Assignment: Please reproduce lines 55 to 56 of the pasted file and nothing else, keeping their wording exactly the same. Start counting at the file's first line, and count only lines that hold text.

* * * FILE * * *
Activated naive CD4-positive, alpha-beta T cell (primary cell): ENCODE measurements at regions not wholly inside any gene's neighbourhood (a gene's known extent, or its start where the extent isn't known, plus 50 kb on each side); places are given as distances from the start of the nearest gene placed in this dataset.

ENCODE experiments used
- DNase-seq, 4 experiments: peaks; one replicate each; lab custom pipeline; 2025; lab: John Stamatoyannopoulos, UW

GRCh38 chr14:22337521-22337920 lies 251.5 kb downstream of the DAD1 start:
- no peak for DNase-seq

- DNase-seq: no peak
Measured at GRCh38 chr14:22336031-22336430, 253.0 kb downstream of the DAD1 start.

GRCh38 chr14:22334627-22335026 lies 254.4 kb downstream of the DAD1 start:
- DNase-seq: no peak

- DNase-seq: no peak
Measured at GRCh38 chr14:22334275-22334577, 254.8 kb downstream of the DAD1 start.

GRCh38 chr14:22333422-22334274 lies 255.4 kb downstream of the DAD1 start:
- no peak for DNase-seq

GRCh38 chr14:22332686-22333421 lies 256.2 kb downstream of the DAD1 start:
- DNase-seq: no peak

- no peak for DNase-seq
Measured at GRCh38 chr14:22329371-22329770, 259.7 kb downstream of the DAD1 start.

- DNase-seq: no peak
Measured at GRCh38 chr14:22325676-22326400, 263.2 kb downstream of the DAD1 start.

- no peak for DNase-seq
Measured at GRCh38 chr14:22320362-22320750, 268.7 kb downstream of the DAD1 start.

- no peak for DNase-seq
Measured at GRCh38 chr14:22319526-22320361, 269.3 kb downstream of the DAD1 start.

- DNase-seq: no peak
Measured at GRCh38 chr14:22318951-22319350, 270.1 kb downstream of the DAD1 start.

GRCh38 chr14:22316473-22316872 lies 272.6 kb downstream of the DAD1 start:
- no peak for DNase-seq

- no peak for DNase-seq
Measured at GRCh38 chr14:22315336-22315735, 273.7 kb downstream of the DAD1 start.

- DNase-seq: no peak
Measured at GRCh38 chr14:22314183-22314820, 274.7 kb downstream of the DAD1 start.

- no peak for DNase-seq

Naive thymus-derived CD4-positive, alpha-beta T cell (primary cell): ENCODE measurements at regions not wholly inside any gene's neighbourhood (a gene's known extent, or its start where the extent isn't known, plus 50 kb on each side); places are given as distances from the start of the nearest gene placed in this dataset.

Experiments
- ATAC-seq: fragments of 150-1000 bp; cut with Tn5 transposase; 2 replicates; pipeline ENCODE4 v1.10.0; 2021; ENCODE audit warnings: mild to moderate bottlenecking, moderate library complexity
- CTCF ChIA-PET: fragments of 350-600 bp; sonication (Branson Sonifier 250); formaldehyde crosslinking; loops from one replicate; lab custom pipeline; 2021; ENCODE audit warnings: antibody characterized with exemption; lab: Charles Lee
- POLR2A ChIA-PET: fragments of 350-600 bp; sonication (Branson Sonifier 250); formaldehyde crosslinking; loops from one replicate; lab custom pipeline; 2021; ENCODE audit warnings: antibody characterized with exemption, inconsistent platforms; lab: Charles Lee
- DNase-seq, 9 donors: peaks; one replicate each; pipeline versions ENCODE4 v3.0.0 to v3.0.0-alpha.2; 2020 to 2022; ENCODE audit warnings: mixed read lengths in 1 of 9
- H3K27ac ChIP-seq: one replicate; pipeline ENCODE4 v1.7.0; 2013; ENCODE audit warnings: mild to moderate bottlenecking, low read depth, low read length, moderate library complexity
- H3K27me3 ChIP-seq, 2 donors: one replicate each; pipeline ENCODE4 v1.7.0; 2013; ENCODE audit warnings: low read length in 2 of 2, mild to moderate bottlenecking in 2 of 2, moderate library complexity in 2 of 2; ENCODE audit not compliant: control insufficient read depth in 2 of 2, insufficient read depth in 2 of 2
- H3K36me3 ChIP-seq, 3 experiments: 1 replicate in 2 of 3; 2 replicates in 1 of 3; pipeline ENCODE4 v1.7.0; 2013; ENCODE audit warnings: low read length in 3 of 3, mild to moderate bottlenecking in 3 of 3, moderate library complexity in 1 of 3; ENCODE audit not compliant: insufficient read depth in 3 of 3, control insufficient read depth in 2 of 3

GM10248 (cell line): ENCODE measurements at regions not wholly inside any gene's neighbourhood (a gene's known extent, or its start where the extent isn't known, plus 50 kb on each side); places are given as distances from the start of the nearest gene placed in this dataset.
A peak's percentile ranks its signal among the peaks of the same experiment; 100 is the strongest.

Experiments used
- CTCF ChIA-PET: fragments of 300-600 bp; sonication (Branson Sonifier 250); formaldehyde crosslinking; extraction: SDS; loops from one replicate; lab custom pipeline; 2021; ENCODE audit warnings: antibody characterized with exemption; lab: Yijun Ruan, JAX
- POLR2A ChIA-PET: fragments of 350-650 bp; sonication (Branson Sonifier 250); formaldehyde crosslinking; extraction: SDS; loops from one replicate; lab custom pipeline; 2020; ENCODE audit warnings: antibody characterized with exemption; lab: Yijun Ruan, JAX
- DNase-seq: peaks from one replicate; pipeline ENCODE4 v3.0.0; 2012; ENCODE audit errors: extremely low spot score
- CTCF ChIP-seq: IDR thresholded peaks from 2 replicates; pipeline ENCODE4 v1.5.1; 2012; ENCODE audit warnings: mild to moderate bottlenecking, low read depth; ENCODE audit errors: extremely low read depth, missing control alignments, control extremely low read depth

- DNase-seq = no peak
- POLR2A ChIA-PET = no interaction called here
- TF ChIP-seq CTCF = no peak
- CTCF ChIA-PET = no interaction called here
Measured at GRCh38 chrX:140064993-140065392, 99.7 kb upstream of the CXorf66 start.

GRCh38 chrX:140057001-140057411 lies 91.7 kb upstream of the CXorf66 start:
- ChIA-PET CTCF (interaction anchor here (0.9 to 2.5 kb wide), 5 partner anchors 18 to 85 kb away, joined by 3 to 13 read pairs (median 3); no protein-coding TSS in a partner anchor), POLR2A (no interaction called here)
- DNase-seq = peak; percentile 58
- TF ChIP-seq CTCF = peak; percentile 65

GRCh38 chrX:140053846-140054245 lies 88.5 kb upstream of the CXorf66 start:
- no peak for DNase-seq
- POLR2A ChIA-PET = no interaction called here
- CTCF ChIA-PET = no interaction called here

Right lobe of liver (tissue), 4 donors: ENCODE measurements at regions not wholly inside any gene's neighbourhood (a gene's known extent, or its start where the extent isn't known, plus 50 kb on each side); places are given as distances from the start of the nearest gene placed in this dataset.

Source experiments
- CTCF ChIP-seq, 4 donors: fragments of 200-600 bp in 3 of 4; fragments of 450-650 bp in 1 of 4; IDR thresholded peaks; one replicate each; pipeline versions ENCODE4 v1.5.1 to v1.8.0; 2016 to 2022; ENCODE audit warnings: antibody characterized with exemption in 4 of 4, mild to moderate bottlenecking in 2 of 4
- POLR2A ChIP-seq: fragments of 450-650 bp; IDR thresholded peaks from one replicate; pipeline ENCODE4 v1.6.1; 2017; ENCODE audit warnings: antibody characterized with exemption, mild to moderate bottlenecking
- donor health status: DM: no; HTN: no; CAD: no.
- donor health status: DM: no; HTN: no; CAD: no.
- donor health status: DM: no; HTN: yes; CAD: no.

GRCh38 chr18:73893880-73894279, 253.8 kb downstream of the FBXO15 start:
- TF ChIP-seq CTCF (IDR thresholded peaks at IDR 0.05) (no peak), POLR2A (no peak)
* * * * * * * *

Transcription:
- ChIA-PET CTCF (interaction anchor here (0.9 to 2.5 kb wide), 5 partner anchors 18 to 85 kb away, joined by 3 to 13 read pairs (median 3); no protein-coding TSS in a partner anchor), POLR2A (no interaction called here)
- DNase-seq = peak; percentile 58